I imagine a steel flask held in moving clamps, viewed through a reinforced and triple-glazed scuttle. The flask has a spring-loaded lid and a hydraulic ram bears down to compress the volatile contents. Whenever I hit play on my machine, something snaps. Shattered song fragments burst against the walls and the glass. That's how I visualise it. I have to keep resetting the levels and waiting for the smoke to clear. Start again. And again.
It is THE BUTTERFLY. We reported an early live flight in 2004. I used phrases like "steroid munching". A year or two later their manic and multidirectional assault has hardened and disciplined to become the seriously explosive charge that this four track EP barely manages to contain. With Ghost Town recording and Pravda mixing and mastering it’s as lively a first serious recording as I've heard in some time. There is enough urgency, passion and dynamic range to power a small town in America. Or a small country in Europe.
So you’re getting the idea, perhaps, that this is punk or speed core metal. But that doesn't even start to describe it. There are four bar sections that could be either of those. There are also hip pockets of funk, a hat full of Mexican marching band, a carrier bagful of Northern indie, a shovel of AC/DC and a pipe of Fripp and Byrne. The rock scholarship encompasses an APPLESEED CAST chorus and a twist of TOOL. The postmodern collage is breathtaking. And, damn it, it’s FUN without, for a moment, being a piss take. The band love all this stuff with a righteous vengeance.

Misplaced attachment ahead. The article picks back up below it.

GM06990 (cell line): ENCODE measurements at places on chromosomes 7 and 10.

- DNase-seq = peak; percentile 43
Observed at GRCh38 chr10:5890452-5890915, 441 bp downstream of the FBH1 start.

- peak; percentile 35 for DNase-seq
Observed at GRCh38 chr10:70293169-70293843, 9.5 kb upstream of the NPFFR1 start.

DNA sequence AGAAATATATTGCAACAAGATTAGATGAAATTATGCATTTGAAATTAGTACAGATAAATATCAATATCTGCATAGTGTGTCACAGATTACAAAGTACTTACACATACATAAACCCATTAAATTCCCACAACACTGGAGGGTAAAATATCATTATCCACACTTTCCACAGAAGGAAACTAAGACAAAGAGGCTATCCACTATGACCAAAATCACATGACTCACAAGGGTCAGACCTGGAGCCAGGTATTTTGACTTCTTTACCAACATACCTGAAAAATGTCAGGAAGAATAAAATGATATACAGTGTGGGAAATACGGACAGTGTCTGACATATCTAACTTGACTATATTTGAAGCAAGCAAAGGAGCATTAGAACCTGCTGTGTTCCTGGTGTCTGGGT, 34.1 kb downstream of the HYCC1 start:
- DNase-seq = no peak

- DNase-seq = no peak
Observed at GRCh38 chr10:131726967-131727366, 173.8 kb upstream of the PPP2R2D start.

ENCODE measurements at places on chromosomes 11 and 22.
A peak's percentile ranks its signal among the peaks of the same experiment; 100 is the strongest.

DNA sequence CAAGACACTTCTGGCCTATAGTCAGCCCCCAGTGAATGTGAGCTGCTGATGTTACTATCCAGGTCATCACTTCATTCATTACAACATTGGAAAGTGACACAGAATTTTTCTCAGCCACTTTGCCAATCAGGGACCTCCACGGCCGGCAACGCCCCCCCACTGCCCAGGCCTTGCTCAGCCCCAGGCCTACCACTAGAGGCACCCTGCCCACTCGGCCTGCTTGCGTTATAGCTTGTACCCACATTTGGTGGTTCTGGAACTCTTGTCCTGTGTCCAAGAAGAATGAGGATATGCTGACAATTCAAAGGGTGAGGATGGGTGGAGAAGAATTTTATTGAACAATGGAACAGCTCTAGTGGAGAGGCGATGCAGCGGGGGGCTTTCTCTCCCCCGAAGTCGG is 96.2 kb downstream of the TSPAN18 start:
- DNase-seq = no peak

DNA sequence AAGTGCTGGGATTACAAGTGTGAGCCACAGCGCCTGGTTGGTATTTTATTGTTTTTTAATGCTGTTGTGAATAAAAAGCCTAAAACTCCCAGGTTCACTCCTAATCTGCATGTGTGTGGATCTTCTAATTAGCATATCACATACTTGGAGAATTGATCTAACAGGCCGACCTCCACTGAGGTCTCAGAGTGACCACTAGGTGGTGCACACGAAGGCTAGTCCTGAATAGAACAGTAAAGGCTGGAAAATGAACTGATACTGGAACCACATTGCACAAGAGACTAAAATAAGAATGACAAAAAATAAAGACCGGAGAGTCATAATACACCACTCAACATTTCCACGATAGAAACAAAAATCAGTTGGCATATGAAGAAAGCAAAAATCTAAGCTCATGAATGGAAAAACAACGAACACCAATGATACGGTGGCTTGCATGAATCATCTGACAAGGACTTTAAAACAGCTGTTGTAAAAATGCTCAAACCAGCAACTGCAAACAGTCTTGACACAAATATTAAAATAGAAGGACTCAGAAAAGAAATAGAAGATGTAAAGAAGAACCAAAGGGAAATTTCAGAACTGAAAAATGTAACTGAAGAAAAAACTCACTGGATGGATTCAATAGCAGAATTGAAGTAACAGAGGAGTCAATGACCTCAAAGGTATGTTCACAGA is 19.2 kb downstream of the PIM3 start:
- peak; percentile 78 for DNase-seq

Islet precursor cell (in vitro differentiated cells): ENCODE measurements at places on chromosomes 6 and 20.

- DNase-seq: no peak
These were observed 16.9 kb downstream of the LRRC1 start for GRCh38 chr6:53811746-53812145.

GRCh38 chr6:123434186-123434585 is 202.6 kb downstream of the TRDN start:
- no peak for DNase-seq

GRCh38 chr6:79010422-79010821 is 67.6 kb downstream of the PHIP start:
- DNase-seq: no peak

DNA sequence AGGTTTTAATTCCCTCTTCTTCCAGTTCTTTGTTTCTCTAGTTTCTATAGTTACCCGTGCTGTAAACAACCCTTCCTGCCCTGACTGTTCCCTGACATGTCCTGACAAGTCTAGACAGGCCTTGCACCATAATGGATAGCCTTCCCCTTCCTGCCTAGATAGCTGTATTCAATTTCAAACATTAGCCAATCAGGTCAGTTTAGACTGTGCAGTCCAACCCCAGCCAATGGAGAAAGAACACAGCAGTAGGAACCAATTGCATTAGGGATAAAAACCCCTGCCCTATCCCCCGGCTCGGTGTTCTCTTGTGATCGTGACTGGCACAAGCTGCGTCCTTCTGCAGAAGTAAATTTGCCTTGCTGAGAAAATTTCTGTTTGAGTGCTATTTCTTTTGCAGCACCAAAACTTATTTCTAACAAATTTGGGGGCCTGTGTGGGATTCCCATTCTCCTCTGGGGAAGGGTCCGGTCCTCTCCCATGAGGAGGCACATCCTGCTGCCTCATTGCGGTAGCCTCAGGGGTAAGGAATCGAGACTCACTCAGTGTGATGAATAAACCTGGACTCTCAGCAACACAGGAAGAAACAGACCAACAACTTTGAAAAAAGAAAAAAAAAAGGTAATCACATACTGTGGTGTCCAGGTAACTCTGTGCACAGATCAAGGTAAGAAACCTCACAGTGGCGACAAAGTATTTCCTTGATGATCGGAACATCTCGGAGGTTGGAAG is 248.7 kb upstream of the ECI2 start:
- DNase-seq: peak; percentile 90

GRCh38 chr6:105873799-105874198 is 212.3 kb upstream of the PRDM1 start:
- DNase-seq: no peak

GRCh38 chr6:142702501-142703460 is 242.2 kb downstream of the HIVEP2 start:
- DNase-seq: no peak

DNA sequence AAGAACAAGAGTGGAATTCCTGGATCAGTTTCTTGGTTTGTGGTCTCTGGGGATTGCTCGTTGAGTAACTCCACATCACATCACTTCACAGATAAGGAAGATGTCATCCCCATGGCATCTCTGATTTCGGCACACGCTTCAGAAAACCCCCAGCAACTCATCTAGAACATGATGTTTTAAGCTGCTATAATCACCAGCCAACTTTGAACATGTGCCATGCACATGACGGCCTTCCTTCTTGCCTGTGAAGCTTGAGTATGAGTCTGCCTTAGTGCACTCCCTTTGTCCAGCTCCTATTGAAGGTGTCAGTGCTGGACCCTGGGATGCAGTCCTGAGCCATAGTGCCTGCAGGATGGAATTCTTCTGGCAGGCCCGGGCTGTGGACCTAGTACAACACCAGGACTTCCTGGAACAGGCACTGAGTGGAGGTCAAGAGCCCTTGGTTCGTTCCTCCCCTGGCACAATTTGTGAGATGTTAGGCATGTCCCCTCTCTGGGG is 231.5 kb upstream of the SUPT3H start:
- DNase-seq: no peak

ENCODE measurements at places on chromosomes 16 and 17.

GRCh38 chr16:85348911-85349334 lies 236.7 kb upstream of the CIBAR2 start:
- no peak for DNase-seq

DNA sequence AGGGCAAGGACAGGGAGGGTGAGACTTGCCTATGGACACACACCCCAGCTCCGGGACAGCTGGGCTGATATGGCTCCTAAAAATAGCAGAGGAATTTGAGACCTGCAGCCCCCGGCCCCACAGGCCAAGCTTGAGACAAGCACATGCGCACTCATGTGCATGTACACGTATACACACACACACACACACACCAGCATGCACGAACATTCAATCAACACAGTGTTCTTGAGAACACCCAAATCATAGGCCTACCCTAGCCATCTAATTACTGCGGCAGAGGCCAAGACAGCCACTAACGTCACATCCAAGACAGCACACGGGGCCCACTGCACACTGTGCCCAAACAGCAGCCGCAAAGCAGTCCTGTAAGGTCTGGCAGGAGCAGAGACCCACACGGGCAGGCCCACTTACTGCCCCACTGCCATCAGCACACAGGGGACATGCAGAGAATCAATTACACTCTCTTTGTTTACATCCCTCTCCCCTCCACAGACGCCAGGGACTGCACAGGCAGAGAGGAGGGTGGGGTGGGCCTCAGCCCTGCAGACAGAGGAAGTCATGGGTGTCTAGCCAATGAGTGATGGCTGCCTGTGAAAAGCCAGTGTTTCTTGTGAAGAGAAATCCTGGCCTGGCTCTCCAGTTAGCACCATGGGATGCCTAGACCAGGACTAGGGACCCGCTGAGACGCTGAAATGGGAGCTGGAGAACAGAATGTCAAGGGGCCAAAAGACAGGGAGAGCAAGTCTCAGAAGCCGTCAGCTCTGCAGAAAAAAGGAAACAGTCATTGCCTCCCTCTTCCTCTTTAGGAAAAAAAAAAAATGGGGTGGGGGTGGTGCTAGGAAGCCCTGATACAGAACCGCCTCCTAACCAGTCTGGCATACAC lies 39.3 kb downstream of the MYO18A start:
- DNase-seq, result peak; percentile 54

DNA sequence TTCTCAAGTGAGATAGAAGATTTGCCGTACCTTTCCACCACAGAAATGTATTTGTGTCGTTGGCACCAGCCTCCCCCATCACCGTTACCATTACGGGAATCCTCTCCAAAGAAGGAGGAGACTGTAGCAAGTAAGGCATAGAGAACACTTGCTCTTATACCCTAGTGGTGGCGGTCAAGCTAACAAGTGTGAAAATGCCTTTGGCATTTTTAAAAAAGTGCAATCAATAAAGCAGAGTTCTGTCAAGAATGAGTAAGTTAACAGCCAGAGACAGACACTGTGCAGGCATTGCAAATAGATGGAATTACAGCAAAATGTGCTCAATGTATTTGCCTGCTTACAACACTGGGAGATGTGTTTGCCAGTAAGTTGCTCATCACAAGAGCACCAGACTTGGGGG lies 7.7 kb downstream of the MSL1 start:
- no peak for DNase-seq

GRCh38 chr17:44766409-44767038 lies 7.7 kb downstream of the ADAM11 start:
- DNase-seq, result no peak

"Priorities" has a SCARAMANGA SIX feel to it. Once the misleadingly lo-fi introduction has been despatched, the song swaggers and bludgeons itself through a very tight verbal denunciation of the passing of time. The epic "Eros and Thanatos" then chops an entrance with some sharp funk so that the metal guitar artillery can blast us at short range and let the Mexicans through. And then the a cappella chimes "forever and ever, endeavour to be together (...) to be together at the altar with a stake through my heart" Love, hate, life and death, ceremoniously thrown into the super-capable shredder that is THE BUTTERFLY. " Eros and Thanatos holding hands" is about it.
"The Art of Falling" keeps the blood boiling with mirrored guitars and doubled vocal lines, then the waltzing APPLESEED CAST section with blossom and snowflakes and love before METALLICA show up in filthy monks cowls. But it works. You'll have to believe me. It works.
"Dispatches From De Clerambault's Patient", the finale, is a terrifying account of paranoia and delusion (De Clerambault's Syndrome is sometimes called Erotomania). "You won’t let me finish my sentences" is repeated over and over, crisp, manic and perfectly enunciated. This is the dramatic, operatic metal finish to a ridiculously ambitious EP that you must hear at least once before you surrender to Radio 2. "Some Things Are Worth Waiting For" they yell before hurling us a deviant Doobie Brothers section to finish.
So it starts as nuclear melt down and finishes as a white knuckle ride. Top stuff.